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Old 10-16-2012, 05:26 PM   #12
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I think he must mean the driveshaft u-joint that connects into the pinion yoke. Pretty much any reasonable size u-joint you can think of can be run with the Dana 44. It comes with a 1310 size but I have also run a 1330 and am currently running a 1350. All you need to do to change the pinion shaft's u-joint size on a Dana 44 is to bolt on a new yoke.
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Old 10-16-2012, 05:28 PM   #13
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I'd go with a d44. if you cant find one from a TJ. it would be easy to find an xj in a junkyard, some of them had d44s. in my opinion, if you were gonna fab stuff to out in an axle, go that route. at least then if something goes wrong there wont be as much difficulty matching parts up to replace it, as jeep d44s are pretty much the same across the board.
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Old 10-16-2012, 05:37 PM   #14
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Quote:
Originally Posted by Jerry Bransford View Post
I think he must mean the driveshaft u-joint that connects into the pinion yoke.
I hope so.

BTW to the OP: I will also vote for using a TJ Dana44 rear axle. It bolts right in and works well.
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Old 10-16-2012, 05:44 PM   #15
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Quote:
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I'd go with a d44. if you cant find one from a TJ. it would be easy to find an xj in a junkyard, some of them had d44s. in my opinion, if you were gonna fab stuff to out in an axle, go that route. at least then if something goes wrong there wont be as much difficulty matching parts up to replace it, as jeep d44s are pretty much the same across the board.
I would be the complete opposite...if you cant find one that is a bolt up for a TJ...8.8 all the way. It is stronger and way more plentiful than a 44 out any jeep and can most likely be had for substantially cheaper. The only D44 XJ I am aware of was in '87-'89 with pretty limited gear choices from the factory (The C8.25 would be much easier to find)...but ALL explorers and mountaineers had 8.8s. As long as you find a 96+ year explorer you are good. When I searched for an 8.8...I found probably 50 of them in a 200 mile radius through car-part.com...that doesn't include all of the junkyards NOT on car-part. In my area the 8.8 ranged from 150-500 dollars.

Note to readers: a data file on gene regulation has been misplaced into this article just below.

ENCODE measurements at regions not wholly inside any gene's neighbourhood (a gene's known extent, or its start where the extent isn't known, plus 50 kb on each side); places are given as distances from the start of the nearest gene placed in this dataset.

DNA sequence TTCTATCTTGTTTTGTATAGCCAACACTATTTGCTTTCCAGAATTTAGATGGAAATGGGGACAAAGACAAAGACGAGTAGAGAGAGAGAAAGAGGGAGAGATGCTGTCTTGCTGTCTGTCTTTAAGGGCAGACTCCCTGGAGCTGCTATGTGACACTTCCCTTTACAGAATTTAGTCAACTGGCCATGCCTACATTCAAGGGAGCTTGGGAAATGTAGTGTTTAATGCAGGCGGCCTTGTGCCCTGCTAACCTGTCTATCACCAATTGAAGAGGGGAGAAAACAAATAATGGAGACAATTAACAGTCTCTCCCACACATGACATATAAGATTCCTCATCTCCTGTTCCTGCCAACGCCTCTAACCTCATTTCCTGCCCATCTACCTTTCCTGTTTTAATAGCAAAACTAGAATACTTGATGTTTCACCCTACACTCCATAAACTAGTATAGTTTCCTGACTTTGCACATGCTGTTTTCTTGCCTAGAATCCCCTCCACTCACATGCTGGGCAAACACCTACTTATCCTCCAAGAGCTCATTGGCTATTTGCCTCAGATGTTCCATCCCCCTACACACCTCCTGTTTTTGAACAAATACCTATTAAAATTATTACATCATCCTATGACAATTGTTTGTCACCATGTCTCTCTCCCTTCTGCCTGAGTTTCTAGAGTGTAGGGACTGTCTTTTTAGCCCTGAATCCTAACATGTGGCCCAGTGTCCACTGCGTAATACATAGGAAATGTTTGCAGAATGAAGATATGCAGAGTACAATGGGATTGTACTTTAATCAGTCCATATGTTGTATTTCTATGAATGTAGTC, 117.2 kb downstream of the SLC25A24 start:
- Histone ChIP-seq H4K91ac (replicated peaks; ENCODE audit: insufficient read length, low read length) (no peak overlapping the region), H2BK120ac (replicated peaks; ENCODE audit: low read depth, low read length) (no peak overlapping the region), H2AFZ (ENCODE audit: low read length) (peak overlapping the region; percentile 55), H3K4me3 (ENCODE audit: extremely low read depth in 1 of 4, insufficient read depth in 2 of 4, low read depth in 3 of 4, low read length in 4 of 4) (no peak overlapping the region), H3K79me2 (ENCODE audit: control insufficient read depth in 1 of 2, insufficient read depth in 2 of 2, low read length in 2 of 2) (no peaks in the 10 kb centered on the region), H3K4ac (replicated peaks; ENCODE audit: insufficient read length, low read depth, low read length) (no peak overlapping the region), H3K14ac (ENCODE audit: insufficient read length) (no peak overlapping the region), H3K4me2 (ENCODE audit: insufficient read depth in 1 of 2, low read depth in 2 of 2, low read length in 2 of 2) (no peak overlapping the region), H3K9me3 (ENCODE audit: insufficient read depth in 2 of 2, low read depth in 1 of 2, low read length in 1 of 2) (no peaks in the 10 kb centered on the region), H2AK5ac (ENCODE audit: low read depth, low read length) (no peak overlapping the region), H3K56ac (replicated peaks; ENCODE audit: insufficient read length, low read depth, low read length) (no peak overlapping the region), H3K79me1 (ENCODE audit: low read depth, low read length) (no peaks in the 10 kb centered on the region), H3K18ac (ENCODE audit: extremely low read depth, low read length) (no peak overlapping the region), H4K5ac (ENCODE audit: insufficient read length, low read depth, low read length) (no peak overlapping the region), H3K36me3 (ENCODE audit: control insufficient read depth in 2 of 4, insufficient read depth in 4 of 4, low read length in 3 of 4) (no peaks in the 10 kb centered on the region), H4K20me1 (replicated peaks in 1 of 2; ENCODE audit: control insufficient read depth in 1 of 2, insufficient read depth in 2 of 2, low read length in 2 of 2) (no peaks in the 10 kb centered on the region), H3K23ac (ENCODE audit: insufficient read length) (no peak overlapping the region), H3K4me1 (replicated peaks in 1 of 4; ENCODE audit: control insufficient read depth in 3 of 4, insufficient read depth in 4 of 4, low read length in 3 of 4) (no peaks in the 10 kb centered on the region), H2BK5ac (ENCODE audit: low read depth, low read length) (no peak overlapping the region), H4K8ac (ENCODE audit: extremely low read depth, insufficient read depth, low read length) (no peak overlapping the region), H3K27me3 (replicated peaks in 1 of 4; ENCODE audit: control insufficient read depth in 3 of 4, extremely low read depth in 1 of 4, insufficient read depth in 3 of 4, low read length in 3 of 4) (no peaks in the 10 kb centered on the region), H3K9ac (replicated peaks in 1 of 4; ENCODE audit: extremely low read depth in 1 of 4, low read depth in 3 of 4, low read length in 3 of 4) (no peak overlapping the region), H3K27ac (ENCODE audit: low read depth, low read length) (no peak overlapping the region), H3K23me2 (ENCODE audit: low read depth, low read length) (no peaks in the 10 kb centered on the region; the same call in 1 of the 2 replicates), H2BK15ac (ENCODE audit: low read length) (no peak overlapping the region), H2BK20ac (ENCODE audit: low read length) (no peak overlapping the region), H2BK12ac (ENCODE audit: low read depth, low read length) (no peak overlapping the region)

This is all just my 2 cents though.
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Old 10-16-2012, 05:44 PM   #16
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I'd go with a d44. if you cant find one from a TJ. it would be easy to find an xj in a junkyard, some of them had d44s.
Really? How many Dana44-equipped XJs have you come across in a wrecking yard?

I'm not trying to start a fight, so let me explain. From what I've read, the Dana44 was an available option on the XJ but only for the 1987-1989 model years and only in conjunction with the 4.0L engine and the factory tow package. Because of this, I have bent down and looked under every XJ with a hitch that I've ever seen in every junkyard I've visited... and to this day I have yet to find a single XJ so equipped. Because of this, I wouldn't exactly describe finding one as easy.

Even if you did find one, you'd still have to hack off the spring perches and weld on the required brackets so you could attach it to a TJ. For all that work and expense, why not buy a TJ axle in the first place and just bolt it in?
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Old 10-16-2012, 05:59 PM   #17
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I used to own an 86 xj with the 2.8 that had a d44. and I was in a rear end collision that bent the axle, and found not just 1 replacement but 5 in the same yard in Nampa Idaho. I lived there at the time. maybe it was just my experience but I thought they'd be easy to find based on that.
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Old 10-16-2012, 06:07 PM   #18
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Originally Posted by tallzdatank View Post
I used to own an 86 xj with the 2.8 that had a d44. and I was in a rear end collision that bent the axle, and found not just 1 replacement but 5 in the same yard in Nampa Idaho. I lived there at the time. maybe it was just my experience but I thought they'd be easy to find based on that.